July 13, 2017

Photographing the Solar Eclipse 2017

As you may know by now, on August 21, 2017, a solar eclipse will occur whose path of totality spans the entire United States. Even if you are not in the complete shadow of the moon hiding the sun, you can still get interesting photos of this astronomical event.

May 1993
Partial Solar Eclipse
Las Vegas, NV

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Here are some resources that you may find useful. First up is How to Photograph a Solar Eclipse on B&H Photo's web site with suggestions for gear (naturally) and process.






Second, at EclipseWise is a page with an interactive map of where the path of totality falls across the USA. By clicking on the map you can find out just how much of the eclipse you will experience. For example, in Missoula, Montana, 92% of the sun will be blocked by the moon between 10:15 a.m. and 12:52 p.m.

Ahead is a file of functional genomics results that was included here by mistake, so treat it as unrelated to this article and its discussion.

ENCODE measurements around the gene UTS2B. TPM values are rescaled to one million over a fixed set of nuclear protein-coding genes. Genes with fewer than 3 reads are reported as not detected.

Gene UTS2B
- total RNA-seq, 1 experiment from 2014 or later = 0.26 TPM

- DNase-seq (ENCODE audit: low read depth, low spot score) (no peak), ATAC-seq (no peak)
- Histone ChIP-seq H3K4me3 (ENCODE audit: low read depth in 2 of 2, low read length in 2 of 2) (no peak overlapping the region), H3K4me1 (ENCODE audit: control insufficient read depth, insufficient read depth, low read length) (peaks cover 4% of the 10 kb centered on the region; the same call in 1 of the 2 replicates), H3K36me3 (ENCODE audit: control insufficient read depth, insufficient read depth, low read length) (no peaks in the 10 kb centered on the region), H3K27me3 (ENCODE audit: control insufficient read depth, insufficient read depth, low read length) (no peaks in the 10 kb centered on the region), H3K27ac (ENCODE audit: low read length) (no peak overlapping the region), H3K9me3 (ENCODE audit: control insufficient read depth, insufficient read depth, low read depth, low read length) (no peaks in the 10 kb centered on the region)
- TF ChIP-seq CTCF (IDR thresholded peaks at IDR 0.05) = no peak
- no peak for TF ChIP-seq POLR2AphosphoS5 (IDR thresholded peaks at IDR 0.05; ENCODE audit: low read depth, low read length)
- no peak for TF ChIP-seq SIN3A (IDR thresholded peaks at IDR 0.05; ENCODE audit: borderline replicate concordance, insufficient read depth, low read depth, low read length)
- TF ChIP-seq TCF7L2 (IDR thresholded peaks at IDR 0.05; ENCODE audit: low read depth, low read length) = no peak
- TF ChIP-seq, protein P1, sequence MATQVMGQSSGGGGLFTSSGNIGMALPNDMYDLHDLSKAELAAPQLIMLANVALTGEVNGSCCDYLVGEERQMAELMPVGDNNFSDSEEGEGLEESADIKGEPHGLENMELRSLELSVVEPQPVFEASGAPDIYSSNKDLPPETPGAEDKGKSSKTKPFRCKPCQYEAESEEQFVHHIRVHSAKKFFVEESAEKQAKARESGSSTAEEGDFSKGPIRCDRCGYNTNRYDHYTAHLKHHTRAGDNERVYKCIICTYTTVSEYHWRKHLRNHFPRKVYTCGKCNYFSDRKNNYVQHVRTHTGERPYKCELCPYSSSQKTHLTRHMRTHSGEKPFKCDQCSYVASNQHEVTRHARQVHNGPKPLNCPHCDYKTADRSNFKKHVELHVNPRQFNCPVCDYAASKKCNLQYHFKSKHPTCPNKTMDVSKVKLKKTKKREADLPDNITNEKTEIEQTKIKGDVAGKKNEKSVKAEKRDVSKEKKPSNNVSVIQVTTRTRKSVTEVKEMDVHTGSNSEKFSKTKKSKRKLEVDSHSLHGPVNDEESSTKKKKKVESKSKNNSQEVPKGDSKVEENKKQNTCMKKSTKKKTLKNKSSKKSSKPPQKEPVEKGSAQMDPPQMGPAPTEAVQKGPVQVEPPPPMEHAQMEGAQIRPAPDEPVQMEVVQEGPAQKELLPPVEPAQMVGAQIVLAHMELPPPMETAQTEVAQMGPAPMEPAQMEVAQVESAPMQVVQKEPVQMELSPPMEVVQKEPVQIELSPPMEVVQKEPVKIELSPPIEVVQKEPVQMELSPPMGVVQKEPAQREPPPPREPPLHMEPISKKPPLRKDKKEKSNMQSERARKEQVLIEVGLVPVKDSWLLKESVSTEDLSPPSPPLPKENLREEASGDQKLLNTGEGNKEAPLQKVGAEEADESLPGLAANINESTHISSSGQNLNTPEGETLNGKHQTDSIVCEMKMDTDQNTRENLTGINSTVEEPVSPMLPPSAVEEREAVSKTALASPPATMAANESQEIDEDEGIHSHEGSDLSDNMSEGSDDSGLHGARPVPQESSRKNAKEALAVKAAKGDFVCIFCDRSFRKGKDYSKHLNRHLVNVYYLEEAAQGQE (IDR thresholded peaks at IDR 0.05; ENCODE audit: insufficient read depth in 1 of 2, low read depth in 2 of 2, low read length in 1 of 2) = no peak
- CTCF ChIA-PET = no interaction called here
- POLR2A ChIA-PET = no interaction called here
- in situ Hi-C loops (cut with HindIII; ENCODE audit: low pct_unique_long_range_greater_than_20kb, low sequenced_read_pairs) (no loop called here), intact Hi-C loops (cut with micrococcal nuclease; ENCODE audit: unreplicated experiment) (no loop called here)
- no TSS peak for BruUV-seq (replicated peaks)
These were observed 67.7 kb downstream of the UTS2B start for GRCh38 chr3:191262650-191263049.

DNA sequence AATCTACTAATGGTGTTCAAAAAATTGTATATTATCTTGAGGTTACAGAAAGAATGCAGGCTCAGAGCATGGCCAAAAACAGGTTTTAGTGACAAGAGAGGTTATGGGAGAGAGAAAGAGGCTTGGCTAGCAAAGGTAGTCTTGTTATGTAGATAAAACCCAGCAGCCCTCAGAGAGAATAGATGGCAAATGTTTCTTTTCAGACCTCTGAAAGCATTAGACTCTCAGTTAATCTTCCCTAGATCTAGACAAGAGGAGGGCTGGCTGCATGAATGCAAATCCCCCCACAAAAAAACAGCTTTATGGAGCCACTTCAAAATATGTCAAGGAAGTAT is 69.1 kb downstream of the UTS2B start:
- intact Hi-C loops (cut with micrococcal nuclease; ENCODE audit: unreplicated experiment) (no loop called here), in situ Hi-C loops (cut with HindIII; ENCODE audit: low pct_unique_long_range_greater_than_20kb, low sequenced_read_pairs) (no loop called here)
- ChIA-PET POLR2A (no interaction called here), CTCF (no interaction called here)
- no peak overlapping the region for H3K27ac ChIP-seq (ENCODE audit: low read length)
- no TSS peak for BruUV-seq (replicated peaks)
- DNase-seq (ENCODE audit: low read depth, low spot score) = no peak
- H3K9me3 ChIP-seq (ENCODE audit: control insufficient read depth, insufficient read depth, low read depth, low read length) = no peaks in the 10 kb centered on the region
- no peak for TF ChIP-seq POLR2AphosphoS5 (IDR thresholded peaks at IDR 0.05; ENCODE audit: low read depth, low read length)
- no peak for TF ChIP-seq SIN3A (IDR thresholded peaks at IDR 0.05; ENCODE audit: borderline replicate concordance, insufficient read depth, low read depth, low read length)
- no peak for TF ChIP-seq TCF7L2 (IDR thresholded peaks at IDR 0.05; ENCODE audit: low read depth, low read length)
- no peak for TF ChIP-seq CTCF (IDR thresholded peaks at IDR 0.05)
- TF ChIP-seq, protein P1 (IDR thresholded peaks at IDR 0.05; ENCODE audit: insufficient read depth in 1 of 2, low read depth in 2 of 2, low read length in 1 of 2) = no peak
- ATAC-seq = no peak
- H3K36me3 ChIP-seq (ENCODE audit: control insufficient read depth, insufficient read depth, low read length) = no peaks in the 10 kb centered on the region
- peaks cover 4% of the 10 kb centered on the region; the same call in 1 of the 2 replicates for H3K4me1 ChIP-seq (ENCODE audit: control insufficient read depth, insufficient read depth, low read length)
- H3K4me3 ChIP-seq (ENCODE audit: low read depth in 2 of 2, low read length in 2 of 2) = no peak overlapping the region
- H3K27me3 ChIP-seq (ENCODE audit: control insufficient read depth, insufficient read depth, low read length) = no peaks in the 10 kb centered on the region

And at Mr. Eclipse are some useful tips for photographing the celestial show, including an illustration of how lens length affects the size of the sun/moon in the frame and suggested exposure settings.

Finally, thanks to the Rocky Mountain School of Photography for the video on photographing the eclipse and providing these links and many more. 

Way back in 1993, I photographed a partial eclipse with a film camera using color print film. As I was new to photography at the time, I'm sure the photo lab rescued the exposures in these pictures! But you don't have to have a lot of fancy gear to get photos. These were shot with a 300mm lens on a 35mm (full frame) camera mounted on a tripod.

May 1993
Partial Solar Eclipse
Las Vegas, NV

Today, use whatever camera you currently own with the longest lens you have. A camera with a cropped sensor helps to give you a larger image of the eclipse. Follow the suggestions at the links and you could surprise yourself with your own photos of the event, no matter where you are in the country.